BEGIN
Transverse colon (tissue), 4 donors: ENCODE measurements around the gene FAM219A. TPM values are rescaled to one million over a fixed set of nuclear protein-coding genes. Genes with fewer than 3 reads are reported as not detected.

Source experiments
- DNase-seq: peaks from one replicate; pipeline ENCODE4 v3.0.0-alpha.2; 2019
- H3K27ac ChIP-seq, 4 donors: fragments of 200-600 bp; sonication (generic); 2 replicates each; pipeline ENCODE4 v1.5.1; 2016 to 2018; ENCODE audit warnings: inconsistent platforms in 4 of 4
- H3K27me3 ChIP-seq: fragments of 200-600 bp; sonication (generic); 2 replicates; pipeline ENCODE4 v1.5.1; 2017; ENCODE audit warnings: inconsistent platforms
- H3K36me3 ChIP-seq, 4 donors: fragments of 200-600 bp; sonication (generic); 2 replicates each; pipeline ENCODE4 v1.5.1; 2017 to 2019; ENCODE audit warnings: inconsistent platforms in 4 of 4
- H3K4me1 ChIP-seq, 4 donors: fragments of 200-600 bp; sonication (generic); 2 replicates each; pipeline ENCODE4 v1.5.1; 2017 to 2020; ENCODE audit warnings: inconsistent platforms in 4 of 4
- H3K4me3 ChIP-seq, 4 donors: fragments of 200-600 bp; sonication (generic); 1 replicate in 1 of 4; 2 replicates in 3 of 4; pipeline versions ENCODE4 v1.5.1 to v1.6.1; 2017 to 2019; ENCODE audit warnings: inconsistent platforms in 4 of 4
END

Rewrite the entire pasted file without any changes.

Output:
Transverse colon (tissue), 4 donors: ENCODE measurements around the gene FAM219A. TPM values are rescaled to one million over a fixed set of nuclear protein-coding genes. Genes with fewer than 3 reads are reported as not detected.

Source experiments
- DNase-seq: peaks from one replicate; pipeline ENCODE4 v3.0.0-alpha.2; 2019
- H3K27ac ChIP-seq, 4 donors: fragments of 200-600 bp; sonication (generic); 2 replicates each; pipeline ENCODE4 v1.5.1; 2016 to 2018; ENCODE audit warnings: inconsistent platforms in 4 of 4
- H3K27me3 ChIP-seq: fragments of 200-600 bp; sonication (generic); 2 replicates; pipeline ENCODE4 v1.5.1; 2017; ENCODE audit warnings: inconsistent platforms
- H3K36me3 ChIP-seq, 4 donors: fragments of 200-600 bp; sonication (generic); 2 replicates each; pipeline ENCODE4 v1.5.1; 2017 to 2019; ENCODE audit warnings: inconsistent platforms in 4 of 4
- H3K4me1 ChIP-seq, 4 donors: fragments of 200-600 bp; sonication (generic); 2 replicates each; pipeline ENCODE4 v1.5.1; 2017 to 2020; ENCODE audit warnings: inconsistent platforms in 4 of 4
- H3K4me3 ChIP-seq, 4 donors: fragments of 200-600 bp; sonication (generic); 1 replicate in 1 of 4; 2 replicates in 3 of 4; pipeline versions ENCODE4 v1.5.1 to v1.6.1; 2017 to 2019; ENCODE audit warnings: inconsistent platforms in 4 of 4